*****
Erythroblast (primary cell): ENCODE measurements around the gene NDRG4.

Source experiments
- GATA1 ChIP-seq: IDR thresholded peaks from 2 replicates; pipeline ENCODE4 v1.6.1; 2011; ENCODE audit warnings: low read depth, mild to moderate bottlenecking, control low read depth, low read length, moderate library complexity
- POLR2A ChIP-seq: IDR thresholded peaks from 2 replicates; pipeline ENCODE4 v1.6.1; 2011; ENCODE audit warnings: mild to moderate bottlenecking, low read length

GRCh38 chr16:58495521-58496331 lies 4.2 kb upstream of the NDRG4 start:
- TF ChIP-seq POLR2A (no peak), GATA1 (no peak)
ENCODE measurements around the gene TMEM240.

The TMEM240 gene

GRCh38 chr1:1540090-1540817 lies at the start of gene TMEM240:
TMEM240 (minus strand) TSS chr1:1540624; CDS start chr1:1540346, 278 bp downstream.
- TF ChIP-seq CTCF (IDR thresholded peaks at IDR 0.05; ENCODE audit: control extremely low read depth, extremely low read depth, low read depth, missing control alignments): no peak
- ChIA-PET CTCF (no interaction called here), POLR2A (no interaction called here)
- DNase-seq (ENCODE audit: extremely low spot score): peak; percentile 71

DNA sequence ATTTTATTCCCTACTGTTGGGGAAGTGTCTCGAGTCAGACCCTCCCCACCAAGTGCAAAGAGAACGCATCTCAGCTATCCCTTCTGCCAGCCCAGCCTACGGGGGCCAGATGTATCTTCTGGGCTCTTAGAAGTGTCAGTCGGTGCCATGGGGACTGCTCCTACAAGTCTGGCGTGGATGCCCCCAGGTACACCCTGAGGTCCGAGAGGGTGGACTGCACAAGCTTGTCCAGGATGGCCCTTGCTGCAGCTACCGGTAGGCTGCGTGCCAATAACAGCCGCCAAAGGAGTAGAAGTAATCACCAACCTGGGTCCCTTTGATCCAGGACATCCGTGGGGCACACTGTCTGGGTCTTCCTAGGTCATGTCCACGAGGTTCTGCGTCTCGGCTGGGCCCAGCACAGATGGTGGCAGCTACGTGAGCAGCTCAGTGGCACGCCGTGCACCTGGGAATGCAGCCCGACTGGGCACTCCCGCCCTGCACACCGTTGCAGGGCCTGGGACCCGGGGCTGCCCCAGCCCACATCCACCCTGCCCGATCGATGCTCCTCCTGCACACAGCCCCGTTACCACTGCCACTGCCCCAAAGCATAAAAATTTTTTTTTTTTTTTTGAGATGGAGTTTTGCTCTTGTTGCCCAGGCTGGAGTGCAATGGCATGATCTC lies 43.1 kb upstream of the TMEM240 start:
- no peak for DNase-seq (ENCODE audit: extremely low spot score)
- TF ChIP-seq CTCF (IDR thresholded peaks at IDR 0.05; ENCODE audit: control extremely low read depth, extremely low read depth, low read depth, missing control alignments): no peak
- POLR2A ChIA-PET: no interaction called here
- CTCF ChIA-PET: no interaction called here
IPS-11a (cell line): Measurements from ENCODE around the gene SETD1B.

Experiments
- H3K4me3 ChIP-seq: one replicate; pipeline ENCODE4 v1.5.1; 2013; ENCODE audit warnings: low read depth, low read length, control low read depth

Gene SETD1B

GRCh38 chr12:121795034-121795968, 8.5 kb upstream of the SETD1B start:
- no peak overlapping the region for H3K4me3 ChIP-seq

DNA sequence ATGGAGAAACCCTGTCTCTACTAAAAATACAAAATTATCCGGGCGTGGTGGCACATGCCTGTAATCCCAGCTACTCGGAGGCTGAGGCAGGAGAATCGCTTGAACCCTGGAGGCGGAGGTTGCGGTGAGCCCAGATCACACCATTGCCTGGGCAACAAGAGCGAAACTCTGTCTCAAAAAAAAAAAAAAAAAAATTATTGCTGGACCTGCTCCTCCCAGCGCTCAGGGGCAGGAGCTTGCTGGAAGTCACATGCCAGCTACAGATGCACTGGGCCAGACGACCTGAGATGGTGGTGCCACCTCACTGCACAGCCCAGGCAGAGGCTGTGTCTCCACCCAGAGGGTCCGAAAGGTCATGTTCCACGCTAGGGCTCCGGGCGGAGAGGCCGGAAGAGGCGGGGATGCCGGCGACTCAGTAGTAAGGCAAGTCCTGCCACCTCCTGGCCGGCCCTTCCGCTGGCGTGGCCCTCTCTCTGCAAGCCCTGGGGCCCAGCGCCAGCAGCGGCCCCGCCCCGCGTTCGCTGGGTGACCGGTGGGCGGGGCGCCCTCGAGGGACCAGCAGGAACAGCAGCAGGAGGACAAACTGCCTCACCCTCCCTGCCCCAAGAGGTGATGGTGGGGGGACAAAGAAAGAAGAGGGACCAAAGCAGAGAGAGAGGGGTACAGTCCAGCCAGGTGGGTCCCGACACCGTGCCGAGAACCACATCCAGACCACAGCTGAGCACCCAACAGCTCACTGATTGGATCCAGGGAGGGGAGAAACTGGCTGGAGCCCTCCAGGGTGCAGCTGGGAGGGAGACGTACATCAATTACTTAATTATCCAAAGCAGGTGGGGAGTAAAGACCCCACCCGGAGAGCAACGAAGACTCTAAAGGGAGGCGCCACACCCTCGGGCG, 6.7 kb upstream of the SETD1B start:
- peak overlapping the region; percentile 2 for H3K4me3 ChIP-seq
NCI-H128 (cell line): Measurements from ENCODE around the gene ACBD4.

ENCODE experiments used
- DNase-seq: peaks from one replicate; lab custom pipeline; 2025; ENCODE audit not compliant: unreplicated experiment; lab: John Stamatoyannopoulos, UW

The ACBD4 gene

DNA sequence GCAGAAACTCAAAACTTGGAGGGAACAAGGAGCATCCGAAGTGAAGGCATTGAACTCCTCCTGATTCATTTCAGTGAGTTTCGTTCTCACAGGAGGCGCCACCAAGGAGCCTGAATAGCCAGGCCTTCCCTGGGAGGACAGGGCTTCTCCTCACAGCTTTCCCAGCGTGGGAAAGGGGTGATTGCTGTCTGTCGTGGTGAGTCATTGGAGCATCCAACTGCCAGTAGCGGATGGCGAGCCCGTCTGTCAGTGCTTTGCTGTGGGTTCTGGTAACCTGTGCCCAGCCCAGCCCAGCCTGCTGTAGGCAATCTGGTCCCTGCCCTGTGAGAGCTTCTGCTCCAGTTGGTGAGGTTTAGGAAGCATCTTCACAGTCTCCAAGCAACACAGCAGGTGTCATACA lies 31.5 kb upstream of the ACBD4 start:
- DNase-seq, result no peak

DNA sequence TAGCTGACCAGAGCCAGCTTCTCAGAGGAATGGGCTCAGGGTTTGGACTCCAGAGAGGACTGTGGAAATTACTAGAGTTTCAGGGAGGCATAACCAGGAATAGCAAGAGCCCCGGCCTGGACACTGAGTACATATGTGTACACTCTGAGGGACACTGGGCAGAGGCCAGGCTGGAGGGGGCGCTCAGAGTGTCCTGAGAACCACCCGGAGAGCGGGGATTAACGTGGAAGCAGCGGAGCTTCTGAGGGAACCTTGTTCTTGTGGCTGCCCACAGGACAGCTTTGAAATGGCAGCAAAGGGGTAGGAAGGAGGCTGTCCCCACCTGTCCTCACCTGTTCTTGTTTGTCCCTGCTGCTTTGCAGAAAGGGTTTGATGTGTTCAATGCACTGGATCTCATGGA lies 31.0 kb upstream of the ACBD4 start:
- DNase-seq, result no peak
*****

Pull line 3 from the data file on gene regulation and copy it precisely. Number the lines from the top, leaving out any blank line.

- GATA1 ChIP-seq: IDR thresholded peaks from 2 replicates; pipeline ENCODE4 v1.6.1; 2011; ENCODE audit warnings: low read depth, mild to moderate bottlenecking, control low read depth, low read length, moderate library complexity